Healthcare: Changes are a daily fact of life

  • Changes are daily business

Which opportunities and risks the actors in healthcare see in the current and planned changes depend greatly on the glasses through which they see the world: Through those of the owner of a radiological practice, those of the Head of IT of a clinic group or of a chain of practices or through those of the radiologist in a clinical establishment. That's why it's so important to listen to different voices, in order to get an impression of the overall situation and mood. And this is just what we've done for the current edition of VIEW. And even though the interviewees cited different priorities, opinions and challenges, they were all just as unanimous on one point: changes are a daily fact of life in medicine. And the key to many challenges lies in IT.

Alexander Klemm - IT-Leiter Lifelink Medical GmbH
"Digital networking creates patient comfort."

Alexander Klemm

Head of IT QNTM Medical GmbH

"The fact that radiological practices and medical supply centers have become interesting for investors is just as understandable as it is logical. Owners of practices or shareholders of a medical care center are having difficulty nowadays in transferring their practice or their shares to the next generation. Now young radiologists no longer want to bear the responsibility and the financial risk of owning their own practice. In the case of medical care centers, the transfer of shares under company law has become – to put it mildly – impractical. Not only that, a digital investment backlog often prevails in the practices. This means: Although radiological practices are inherently already highly digital, they often lack digital networking capabilities with the outside world, i.e. with patients, with referral services, etc. – and to what will happen in the future.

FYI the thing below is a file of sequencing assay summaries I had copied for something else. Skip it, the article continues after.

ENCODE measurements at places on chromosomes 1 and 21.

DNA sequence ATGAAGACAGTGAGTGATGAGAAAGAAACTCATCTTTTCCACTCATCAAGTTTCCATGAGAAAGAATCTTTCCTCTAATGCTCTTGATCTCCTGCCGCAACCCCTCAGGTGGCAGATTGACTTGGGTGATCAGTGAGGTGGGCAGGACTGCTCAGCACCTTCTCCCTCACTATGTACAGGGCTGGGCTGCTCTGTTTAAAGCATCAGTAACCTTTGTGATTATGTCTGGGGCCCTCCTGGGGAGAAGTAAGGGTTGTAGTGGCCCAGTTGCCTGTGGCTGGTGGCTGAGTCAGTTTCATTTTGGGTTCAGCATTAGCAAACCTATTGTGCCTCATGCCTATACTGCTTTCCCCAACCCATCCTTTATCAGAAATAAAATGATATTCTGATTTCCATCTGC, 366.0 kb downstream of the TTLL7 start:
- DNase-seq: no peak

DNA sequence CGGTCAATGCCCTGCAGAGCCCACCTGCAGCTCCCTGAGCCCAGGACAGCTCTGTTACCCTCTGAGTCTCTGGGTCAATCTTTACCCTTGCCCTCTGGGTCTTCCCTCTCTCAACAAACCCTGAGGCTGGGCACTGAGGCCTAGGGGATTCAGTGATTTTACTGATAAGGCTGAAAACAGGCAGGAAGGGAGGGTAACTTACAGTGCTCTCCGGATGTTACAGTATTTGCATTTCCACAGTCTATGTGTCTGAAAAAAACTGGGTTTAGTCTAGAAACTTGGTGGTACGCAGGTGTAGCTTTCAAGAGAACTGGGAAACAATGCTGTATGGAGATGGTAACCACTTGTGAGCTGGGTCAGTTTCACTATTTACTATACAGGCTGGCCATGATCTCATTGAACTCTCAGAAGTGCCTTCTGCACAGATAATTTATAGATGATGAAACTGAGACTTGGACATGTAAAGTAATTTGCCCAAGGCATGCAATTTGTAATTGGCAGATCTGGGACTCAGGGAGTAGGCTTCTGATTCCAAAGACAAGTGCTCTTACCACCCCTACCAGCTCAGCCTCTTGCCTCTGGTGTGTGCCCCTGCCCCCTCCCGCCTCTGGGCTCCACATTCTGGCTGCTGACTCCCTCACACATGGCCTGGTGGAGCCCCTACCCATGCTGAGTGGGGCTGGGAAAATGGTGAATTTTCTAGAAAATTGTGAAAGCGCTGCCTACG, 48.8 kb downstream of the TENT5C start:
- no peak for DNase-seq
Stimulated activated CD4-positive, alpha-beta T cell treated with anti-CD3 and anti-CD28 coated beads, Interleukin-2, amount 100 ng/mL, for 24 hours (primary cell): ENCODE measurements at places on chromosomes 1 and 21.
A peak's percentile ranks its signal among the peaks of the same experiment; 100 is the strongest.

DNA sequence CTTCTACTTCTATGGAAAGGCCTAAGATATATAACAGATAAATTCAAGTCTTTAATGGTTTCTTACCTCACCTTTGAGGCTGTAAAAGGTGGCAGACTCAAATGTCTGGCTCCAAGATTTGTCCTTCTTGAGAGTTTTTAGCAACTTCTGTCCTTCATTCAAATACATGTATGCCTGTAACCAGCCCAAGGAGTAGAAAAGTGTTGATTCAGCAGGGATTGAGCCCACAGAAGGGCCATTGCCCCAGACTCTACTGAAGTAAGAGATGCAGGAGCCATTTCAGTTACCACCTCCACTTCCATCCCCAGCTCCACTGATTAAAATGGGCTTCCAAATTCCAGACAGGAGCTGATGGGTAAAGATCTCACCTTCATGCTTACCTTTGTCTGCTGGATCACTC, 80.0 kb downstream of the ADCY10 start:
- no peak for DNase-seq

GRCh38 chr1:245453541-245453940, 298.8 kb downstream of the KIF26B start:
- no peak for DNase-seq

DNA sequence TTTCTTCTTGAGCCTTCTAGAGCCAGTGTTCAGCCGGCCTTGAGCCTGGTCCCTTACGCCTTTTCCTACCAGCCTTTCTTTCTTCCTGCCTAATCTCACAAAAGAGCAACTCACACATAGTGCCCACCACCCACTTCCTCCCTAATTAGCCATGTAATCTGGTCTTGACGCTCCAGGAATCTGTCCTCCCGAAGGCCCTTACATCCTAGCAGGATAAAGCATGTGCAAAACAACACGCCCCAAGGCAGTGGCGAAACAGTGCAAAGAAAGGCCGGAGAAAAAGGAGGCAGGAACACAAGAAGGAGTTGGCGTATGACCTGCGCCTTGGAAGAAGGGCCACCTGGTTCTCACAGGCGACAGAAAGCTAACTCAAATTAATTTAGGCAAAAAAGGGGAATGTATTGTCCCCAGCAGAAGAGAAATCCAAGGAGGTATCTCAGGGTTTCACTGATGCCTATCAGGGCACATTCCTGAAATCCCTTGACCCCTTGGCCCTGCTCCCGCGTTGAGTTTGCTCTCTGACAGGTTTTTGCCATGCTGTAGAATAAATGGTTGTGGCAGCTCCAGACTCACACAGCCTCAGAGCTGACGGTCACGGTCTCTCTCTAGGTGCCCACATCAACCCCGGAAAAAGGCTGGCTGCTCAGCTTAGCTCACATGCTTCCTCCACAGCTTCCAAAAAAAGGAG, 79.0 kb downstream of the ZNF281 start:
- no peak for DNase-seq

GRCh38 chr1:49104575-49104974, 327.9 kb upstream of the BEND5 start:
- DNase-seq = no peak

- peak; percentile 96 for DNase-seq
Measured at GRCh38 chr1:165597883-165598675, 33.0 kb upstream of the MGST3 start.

In the matter of digitization – which primarily increases patient comfort and optimizes processes – companies that own numerous practices are ahead of the game. We are able to centralize services and set up practices as clients within one software system. And naturally we have to develop concepts and bid invitations only one time and are able to apply these to very many practices. Not to be overlooked: With many users behind us. we are also able to negotiate different conditions and set our own standards. 
The same is true for functional solutions such as patient portals, for example, and likewise for data protection and information security solutions.  

Such centralization will also fit well with new concepts of IT systems: More cloud-based web services, fewer on-premises activities. Fewer licenses, more concurrent-user models. Thus there's a lot going on – and that's a good thing."

Torsten Emmerich - Kath. St. Paulus Gesellschaft
"Decentralized care requires central IT architecture."

Torsten Emmerich

IT and Communications Engineering Head of Intragroup Division of Kath. St. Paulus Gesellschaft